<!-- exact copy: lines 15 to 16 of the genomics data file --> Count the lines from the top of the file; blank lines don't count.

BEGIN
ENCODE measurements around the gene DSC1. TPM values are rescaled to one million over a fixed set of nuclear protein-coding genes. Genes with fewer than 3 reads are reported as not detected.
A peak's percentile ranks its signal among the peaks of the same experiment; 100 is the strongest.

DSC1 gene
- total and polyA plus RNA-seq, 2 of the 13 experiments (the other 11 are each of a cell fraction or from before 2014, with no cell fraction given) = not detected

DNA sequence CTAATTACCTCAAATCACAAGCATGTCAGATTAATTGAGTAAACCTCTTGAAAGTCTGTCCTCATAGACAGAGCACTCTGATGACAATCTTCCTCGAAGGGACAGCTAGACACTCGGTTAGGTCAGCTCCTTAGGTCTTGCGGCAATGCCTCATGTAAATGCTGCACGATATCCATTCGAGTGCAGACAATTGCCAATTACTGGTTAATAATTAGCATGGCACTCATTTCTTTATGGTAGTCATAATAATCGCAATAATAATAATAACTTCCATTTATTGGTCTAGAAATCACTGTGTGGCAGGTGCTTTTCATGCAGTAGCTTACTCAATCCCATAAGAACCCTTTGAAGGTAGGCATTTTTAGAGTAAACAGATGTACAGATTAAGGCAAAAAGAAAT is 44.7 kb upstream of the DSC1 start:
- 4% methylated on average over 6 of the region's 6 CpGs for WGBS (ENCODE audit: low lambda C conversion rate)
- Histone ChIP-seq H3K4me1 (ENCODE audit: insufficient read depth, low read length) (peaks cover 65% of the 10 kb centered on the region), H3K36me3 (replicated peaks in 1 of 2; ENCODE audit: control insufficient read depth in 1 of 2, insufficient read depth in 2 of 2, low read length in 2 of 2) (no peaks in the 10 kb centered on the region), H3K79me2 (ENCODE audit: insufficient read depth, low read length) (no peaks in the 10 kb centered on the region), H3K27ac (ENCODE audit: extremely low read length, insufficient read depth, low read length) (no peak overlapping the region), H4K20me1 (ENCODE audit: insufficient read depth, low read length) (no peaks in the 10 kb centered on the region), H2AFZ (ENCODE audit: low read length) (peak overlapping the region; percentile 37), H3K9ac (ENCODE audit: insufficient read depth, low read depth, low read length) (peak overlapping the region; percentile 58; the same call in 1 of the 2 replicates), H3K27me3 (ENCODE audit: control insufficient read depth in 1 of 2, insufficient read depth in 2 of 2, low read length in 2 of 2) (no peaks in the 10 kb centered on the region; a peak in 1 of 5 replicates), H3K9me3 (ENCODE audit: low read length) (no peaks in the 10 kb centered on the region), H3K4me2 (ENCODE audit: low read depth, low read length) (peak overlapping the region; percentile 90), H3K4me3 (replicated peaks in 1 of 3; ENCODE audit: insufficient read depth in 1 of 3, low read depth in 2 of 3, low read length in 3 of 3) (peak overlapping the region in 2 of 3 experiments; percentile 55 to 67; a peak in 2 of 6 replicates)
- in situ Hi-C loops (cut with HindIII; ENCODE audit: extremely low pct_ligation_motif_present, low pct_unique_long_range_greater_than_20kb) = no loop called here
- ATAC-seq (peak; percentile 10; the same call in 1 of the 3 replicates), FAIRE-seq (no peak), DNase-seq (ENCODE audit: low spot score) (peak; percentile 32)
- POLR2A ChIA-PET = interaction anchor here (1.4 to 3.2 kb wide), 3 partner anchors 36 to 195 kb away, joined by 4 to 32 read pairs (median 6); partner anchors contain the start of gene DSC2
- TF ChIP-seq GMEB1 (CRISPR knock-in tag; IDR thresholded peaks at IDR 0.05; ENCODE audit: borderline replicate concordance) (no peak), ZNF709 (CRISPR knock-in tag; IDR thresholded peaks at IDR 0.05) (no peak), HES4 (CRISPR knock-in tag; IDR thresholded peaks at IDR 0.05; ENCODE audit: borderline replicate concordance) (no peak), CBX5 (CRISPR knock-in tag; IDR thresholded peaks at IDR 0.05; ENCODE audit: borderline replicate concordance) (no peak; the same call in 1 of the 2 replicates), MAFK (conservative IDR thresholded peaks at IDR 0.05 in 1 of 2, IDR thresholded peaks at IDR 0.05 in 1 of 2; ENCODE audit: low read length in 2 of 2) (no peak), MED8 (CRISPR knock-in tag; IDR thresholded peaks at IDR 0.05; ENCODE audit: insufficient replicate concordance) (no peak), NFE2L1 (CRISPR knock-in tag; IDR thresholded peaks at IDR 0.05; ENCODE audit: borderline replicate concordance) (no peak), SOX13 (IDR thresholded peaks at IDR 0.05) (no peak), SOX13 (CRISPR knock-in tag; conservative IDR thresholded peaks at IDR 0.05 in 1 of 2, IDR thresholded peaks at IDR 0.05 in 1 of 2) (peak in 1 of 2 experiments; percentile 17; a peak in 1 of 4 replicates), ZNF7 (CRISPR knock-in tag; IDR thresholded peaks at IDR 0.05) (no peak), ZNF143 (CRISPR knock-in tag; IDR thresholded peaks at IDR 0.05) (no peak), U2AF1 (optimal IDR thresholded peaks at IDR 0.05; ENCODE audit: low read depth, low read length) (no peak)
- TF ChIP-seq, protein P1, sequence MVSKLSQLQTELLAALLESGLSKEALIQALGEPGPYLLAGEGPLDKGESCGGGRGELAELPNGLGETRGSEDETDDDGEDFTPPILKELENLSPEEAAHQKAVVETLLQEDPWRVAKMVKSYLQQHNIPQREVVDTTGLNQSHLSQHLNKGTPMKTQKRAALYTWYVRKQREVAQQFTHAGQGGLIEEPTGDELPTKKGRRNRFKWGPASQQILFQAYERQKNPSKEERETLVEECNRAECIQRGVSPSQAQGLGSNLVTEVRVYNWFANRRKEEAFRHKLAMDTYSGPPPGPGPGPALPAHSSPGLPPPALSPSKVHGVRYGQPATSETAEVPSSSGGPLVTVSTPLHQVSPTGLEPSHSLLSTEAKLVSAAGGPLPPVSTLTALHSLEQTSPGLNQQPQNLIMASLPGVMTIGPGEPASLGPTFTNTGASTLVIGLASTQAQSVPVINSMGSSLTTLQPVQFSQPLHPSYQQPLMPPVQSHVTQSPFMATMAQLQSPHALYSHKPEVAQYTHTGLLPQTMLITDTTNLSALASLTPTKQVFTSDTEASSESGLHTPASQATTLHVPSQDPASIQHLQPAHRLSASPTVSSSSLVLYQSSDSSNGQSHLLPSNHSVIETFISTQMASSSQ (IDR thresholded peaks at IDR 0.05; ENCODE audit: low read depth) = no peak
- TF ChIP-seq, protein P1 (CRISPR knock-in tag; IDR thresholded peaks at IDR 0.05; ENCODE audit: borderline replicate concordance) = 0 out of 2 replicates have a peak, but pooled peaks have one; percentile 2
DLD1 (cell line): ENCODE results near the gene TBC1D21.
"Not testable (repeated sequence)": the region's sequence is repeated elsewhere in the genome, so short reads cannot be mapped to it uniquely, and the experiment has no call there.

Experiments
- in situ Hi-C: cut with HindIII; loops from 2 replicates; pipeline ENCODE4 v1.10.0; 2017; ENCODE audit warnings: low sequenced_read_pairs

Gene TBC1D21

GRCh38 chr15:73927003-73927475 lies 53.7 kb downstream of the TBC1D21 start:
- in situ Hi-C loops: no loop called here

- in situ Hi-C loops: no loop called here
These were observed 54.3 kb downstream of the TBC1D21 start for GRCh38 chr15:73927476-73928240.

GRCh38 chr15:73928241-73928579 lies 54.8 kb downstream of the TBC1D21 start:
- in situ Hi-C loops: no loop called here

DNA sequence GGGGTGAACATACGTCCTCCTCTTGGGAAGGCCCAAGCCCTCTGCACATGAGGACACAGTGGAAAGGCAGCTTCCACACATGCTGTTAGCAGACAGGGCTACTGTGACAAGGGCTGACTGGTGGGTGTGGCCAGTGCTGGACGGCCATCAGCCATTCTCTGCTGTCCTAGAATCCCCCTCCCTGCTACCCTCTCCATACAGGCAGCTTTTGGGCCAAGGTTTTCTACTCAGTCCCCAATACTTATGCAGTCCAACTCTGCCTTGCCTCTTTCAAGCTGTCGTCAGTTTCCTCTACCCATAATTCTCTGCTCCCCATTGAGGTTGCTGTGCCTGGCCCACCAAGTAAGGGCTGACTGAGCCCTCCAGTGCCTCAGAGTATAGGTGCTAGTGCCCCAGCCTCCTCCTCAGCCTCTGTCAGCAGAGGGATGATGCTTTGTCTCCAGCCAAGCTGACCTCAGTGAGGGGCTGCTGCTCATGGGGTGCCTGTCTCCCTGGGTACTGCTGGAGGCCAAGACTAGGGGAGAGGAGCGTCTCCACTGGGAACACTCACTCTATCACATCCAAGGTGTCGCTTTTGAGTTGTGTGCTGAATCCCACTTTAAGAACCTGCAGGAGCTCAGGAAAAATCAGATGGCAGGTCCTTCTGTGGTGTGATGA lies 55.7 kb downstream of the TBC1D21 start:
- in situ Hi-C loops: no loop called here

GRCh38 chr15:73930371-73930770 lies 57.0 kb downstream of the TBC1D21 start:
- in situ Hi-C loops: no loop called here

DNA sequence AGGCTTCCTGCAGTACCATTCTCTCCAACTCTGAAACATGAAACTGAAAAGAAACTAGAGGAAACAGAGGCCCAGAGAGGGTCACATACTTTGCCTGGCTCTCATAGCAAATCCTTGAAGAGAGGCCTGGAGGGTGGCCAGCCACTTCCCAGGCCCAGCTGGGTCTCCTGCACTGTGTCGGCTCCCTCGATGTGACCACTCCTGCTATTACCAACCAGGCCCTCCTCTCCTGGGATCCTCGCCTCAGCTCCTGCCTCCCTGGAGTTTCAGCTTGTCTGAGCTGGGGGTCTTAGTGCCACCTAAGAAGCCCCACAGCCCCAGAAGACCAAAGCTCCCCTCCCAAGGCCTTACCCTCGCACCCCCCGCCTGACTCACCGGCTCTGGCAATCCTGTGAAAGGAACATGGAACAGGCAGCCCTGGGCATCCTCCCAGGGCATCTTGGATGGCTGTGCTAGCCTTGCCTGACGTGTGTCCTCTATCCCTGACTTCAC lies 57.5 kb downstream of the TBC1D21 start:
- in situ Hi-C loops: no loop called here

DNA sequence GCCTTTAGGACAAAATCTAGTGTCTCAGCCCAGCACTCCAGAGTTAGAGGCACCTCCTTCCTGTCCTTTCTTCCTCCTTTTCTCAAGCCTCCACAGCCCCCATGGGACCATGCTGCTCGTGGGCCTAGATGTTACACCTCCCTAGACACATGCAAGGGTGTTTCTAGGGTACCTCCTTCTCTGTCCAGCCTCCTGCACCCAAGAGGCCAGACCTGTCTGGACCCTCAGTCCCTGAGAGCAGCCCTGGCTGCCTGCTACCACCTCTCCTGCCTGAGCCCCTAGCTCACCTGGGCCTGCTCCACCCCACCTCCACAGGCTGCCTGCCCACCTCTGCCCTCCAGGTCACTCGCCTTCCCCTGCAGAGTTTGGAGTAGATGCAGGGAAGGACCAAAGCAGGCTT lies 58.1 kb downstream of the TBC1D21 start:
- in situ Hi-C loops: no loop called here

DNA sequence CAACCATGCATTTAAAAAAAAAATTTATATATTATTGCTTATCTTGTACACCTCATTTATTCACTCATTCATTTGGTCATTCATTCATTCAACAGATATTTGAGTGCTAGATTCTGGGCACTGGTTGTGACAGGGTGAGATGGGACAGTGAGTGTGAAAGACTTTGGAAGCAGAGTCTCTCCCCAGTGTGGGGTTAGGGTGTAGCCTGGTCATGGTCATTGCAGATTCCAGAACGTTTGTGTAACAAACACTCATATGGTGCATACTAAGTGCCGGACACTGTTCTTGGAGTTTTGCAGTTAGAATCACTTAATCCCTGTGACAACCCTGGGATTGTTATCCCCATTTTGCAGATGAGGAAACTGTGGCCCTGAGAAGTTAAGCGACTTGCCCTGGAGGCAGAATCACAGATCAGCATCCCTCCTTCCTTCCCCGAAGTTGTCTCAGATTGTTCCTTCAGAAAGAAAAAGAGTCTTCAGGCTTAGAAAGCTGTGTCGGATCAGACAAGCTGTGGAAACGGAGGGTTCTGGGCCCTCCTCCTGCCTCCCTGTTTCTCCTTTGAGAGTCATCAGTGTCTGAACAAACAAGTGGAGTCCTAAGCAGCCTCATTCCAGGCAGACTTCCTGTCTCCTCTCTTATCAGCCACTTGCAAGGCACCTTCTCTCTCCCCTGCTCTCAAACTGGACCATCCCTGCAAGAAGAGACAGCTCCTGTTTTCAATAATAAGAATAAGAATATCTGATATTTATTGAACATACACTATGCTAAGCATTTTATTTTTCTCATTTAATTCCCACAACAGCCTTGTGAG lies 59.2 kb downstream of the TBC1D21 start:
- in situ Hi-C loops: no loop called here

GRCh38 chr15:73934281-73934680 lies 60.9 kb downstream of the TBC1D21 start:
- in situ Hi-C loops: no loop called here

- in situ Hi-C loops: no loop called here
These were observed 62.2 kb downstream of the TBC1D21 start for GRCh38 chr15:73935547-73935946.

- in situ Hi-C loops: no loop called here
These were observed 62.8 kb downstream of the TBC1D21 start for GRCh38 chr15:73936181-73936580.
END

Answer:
"Not testable (repeated sequence)": the region's sequence is repeated elsewhere in the genome, so short reads cannot be mapped to it uniquely, and the experiment has no call there.

Experiments